I don’t know what the overall solution is, but if British youngsters now have an opportunity to work in London’s bars and cafes without being undercut by cheap labour imported for the benefit of wealthy landlords, I don’t think it’s a bad thing.

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Poor Man’s Goose

I found this tweet interesting:

When I was growing up my mother, whose recipes dated from 1920-60, would cook a dish called Poor Man’s Goose. Given it was made from pork I always thought this was rather odd; now I’m an adult I can see the dish derives its name from the disparity in price between pork and goose.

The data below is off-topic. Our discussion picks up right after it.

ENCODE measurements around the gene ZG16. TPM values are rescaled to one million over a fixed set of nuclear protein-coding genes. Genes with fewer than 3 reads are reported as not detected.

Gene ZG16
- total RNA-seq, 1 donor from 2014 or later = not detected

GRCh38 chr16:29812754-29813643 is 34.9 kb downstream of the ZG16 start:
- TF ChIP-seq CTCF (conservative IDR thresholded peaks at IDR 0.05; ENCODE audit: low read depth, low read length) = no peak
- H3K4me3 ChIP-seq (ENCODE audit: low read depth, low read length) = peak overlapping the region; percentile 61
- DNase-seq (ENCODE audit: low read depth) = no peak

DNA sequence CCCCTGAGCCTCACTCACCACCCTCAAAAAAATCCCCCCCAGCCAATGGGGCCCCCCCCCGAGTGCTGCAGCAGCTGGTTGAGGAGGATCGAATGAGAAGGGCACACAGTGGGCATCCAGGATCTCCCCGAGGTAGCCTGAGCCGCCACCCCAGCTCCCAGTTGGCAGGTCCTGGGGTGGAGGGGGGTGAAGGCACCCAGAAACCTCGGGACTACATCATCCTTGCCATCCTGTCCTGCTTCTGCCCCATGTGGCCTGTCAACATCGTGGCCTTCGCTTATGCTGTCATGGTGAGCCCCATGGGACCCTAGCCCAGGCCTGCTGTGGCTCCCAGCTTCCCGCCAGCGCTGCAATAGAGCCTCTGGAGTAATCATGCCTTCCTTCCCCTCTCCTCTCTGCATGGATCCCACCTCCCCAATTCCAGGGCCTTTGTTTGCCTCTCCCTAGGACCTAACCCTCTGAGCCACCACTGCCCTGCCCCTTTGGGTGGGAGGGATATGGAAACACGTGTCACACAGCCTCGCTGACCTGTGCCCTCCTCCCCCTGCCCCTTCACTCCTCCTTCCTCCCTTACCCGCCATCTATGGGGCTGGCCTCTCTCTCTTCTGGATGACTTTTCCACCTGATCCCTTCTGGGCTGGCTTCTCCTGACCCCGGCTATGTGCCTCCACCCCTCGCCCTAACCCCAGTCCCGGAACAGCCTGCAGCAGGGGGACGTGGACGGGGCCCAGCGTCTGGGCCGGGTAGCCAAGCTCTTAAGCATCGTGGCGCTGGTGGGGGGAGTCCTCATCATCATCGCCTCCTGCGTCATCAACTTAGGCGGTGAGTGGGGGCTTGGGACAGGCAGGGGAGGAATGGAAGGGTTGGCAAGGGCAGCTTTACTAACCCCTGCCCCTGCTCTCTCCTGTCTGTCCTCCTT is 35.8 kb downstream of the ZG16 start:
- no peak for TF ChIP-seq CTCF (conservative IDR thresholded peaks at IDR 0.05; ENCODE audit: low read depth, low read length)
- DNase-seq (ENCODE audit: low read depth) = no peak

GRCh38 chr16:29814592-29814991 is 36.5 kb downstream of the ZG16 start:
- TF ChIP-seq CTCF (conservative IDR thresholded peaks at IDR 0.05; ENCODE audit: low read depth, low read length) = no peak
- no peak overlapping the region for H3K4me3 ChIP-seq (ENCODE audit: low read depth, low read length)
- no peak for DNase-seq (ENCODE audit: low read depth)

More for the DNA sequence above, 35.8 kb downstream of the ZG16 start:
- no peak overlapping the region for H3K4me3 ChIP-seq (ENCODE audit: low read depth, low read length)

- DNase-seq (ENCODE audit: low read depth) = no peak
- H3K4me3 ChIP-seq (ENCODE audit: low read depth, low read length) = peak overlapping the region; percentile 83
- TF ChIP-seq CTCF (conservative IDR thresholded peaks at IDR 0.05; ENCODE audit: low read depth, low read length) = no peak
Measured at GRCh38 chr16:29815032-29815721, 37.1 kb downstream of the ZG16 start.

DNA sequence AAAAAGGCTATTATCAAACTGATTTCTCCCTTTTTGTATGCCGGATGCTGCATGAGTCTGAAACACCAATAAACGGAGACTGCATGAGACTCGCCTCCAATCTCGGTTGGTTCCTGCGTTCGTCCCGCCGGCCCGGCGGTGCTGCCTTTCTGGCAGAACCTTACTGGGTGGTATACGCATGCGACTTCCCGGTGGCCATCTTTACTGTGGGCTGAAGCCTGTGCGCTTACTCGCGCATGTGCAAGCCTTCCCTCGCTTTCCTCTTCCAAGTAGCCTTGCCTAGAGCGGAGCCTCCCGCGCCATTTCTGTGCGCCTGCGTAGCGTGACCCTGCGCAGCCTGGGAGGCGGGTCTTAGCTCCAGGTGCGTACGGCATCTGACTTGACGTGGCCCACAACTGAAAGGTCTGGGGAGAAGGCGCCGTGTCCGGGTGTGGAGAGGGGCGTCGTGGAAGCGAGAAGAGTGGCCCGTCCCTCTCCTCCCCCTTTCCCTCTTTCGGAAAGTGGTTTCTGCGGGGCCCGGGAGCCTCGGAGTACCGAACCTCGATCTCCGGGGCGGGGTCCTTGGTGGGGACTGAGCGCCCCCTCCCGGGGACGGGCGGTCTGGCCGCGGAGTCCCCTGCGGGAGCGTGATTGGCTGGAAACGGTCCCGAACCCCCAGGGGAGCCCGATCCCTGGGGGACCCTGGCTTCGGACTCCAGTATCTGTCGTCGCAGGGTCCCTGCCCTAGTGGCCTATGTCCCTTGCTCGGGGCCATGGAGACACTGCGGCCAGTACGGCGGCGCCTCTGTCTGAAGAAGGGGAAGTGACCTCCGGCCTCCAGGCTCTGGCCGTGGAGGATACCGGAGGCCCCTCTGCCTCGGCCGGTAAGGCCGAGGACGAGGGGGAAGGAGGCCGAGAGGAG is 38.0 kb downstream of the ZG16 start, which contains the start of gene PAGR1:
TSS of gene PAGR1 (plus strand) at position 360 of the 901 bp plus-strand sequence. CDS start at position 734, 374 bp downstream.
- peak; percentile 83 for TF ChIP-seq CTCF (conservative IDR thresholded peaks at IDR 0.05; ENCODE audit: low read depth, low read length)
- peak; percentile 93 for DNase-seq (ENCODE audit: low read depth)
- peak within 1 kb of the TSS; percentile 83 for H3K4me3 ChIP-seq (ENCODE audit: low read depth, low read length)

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Do we get our Empire back, then?

This is from a Lib Dem MP:

Wasn’t the supremacy of sovereignty and self-government over economics and political stability the entire basis of the anti-colonial movement?

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The Myth of the Petrodollar

In the comments beneath this post, Bardon remarks:

But there is another complexity here the Kissinger instigated Petrodollar.

The US economy would collapse overnight if this mechanism stopped, hence they need the Saudis and they need that Aramco IPO on Wall Street. BRICS are anti petrodollar and are working very hard to undermine and replace it, its the kind of stuff that starts wars.

The systems is such that non oil producing countries that want to buy oil must buy it in US$. So lets say Greece wants to buy Kuwaiti oil, it will do this in US $ which is neither the currency of the seller nor the buyer, meaning that it has to have US$ in the first place.